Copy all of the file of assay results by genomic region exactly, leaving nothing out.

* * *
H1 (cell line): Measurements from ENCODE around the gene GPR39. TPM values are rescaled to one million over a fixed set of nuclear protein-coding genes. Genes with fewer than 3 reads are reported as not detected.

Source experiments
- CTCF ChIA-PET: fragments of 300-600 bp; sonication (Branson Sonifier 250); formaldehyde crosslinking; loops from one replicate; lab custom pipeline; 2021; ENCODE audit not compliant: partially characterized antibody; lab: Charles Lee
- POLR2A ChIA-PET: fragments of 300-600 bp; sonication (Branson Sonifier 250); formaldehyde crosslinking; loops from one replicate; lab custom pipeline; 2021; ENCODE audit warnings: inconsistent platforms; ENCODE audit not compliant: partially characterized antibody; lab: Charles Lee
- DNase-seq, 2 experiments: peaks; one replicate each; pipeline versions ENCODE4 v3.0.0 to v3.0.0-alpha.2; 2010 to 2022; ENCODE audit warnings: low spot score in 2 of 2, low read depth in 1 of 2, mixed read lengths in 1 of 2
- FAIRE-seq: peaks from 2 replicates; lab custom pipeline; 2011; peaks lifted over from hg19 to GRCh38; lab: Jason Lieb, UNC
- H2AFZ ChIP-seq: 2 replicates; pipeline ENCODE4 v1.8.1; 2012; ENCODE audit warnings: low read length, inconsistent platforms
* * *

H1 (cell line): Measurements from ENCODE around the gene GPR39. TPM values are rescaled to one million over a fixed set of nuclear protein-coding genes. Genes with fewer than 3 reads are reported as not detected.

Source experiments
- CTCF ChIA-PET: fragments of 300-600 bp; sonication (Branson Sonifier 250); formaldehyde crosslinking; loops from one replicate; lab custom pipeline; 2021; ENCODE audit not compliant: partially characterized antibody; lab: Charles Lee
- POLR2A ChIA-PET: fragments of 300-600 bp; sonication (Branson Sonifier 250); formaldehyde crosslinking; loops from one replicate; lab custom pipeline; 2021; ENCODE audit warnings: inconsistent platforms; ENCODE audit not compliant: partially characterized antibody; lab: Charles Lee
- DNase-seq, 2 experiments: peaks; one replicate each; pipeline versions ENCODE4 v3.0.0 to v3.0.0-alpha.2; 2010 to 2022; ENCODE audit warnings: low spot score in 2 of 2, low read depth in 1 of 2, mixed read lengths in 1 of 2
- FAIRE-seq: peaks from 2 replicates; lab custom pipeline; 2011; peaks lifted over from hg19 to GRCh38; lab: Jason Lieb, UNC
- H2AFZ ChIP-seq: 2 replicates; pipeline ENCODE4 v1.8.1; 2012; ENCODE audit warnings: low read length, inconsistent platforms